Plant viruses are often recalcitrant to molecular cloning. Sequence alterations, such as point mutations and deletions, might arise during clone assembly and propagation in bacteria (Bedoya and Daròs, 2010; Satyanarayana et al., 2003). Spontaneous acquisitions of DNA inserts and transposons that disrupt viral genes have also been reported (Donson et al., 1993; González et al., 2002; Tran et al., 2019; Yount et al., 2000). These have been linked to toxicity of unwanted viral expression products in bacterial hosts, and several approaches were therefore designed to tackle instability issues. Although inconvenient for routine cloning procedures, assembly chassis that better tolerate toxic, difficult constructs, such as yeast and Agrobacterium, have been used for binary clone assembly (Sun et al., 2017; Tuo et al., 2017; Youssef et al., 2011). Better choices for repeated plasmid manipulations are E. coli strains suitable for cloning unstable DNA, that is, Stbl2 and Stbl4 (ThermoFisher), and SURE2 (Agilent Technologies, Santa Clara, CA). Reduction in E. coli incubation temperatures (e.g. from 37 °C to 25–30 °C) slows bacterial growth rates and improves maintenance and propagation of problematic constructs. These approaches nonetheless palliate rather than solve plasmid instability. A popular strategy used to obtain stable infectious clones involves interruption of viral genes with eukaryotic introns that contain multiple stop codons; these avoid accumulation of undesired viral proteins and the consequent toxicity in bacteria (Johansen and Lund, 2008). After plant inoculation, introns are removed by splicing, viral sequences are reconstituted in vivo and infections initiate. Introns were successfully used to stabilize infectious clones of diverse viruses including large positive‐strand RNA viruses from the Potyviridae, Closteroviridae and Coronaviridae families (Ambrós et al., 2011; González et al., 2002; Johansen, 1996; López‐Moya and García, 2000). Insertion of multiple introns may be required to disrupt putatively toxic genes and stabilize clones (Bukovinszki et al., 2007; Gao et al., 2012). For the same purpose, targeted introduction of mutations that change translation frame or remove cryptic bacterial promoters and ribosomal binding sites from viral sequences has also been applied to improve clone stability (Chikh Ali et al., 2011; Pu et al., 2011; Satyanarayana et al., 2003). Although powerful, these strategies might require intermediate subcloning steps that complicate assembly designs.
In many cases, rational choice of vector backbones, regulatory elements and component layout is a sufficient and key factor in the assembly of stable infectious clones with intron‐free, unmodified copies of full‐length virus genome sequences (Bedoya and Daròs, 2010). Use of binary vector backbones with reduced copy number origins lessens foreign DNA loads and potential bacterial toxicity of the viral sequences. Binary vectors with single‐, low‐ or medium‐copy origins are available (Hamilton et al., 1996; Pasin et al., 2017; Xiang et al., 1999) and have been used to generate infectious clones of members of families with large genomes, such as Potyviridae, Rhabdoviridae and Closteroviridae (Ambrós et al., 2011; Lellis et al., 2002; Pasin et al., 2017, 2018; Prokhnevsky et al., 2002; Shi et al., 2016; Wang et al., 2015). Choice of binary vector origin was also shown to affect Agrobacterium transformation efficiency in both stable transformation and transient expression assays (Pasin et al., 2017; Zhi et al., 2015).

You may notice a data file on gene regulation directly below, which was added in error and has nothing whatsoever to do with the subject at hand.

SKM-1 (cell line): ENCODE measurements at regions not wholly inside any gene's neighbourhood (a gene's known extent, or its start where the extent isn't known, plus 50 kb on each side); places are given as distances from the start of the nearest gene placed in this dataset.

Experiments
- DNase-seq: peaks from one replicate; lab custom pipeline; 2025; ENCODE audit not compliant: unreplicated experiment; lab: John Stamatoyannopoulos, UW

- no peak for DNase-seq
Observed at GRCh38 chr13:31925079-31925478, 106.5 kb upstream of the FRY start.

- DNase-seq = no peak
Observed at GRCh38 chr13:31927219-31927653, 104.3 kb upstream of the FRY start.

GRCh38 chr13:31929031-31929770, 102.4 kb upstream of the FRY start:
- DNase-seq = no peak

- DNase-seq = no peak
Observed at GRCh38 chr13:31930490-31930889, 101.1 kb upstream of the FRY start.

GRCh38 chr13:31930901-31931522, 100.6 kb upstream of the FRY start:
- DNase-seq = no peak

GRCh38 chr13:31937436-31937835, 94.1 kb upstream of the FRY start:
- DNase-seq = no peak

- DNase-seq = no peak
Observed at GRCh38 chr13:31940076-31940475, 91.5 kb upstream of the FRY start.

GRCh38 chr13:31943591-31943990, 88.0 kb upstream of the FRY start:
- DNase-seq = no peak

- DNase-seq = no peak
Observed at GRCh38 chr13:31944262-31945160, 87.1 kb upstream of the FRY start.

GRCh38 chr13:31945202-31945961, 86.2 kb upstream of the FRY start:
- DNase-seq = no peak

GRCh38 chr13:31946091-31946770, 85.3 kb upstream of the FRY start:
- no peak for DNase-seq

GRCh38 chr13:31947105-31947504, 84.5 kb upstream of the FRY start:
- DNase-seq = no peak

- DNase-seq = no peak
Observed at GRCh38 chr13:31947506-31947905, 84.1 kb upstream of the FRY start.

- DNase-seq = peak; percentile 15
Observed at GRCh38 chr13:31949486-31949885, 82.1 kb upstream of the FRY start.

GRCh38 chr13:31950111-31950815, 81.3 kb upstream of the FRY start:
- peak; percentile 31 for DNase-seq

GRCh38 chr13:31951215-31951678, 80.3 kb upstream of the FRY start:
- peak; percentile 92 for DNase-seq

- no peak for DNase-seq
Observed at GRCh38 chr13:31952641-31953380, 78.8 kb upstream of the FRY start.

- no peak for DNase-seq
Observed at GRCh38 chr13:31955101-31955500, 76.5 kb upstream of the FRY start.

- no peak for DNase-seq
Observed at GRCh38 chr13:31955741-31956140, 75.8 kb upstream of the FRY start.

Cloning cassettes often include reporter genes under strong bacterial promoters (e.g. lacZα for white/blue screens). Improper removal of reporter genes and their regulatory elements could lead to the inadvisable result that the entire virus genome is constitutively expressed in the bacterial host. Insertion of virus genome cassettes in reverse orientation to genes needed for plasmid maintenance (i.e. resistance markers, replication proteins) helps prevent viral gene transcription, translation and consequent toxicity in bacteria (Bedoya and Daròs, 2010). Flanking inserts with bacterial terminators avoids transcriptional read‐through from adjacent sequences and increases plasmid stability. Binary vectors with strong synthetic bacterial terminators up‐ and downstream of the T‐DNA cassette have been described, and used for assembly of clones with intron‐free copies of virus genomes (Pasin et al., 2017, 2018).
A stable full‐length cDNA clone of Zika virus was recently assembled into the linear vector pJAZZ (Annamalai et al., 2017; Godiska et al., 2010). Although not reported to date, linear plasmids may also be used to generate stable infectious clones of plant viruses.
Finally, basic microbiology skills are helpful for obtaining full‐length infectious clones. A mixture of small and large colonies can appear during agar plate selection of transformed bacteria. As large colonies often contain partial or rearranged plasmids, small colonies should be selected for subsequent analysis (González et al., 2002). Bacteria with correct plasmids can have slow growth rates due to the burden associated with propagation of large inserts and/or with leaky expression and toxicity of viral genes (Satyanarayana et al., 2003). Long incubation times allow slow‐growing colonies to appear and increase the chance of obtaining positive clones. For the assembly of novel infectious clones and as a rule of thumb, we thus recommend incubating E. coli plates at 30 °C (see above) for 36–72 h and that picking large colonies should be avoided. Long incubation times might also be required during E. coli growth in liquid cultures and infectious clone propagation in Agrobacterium.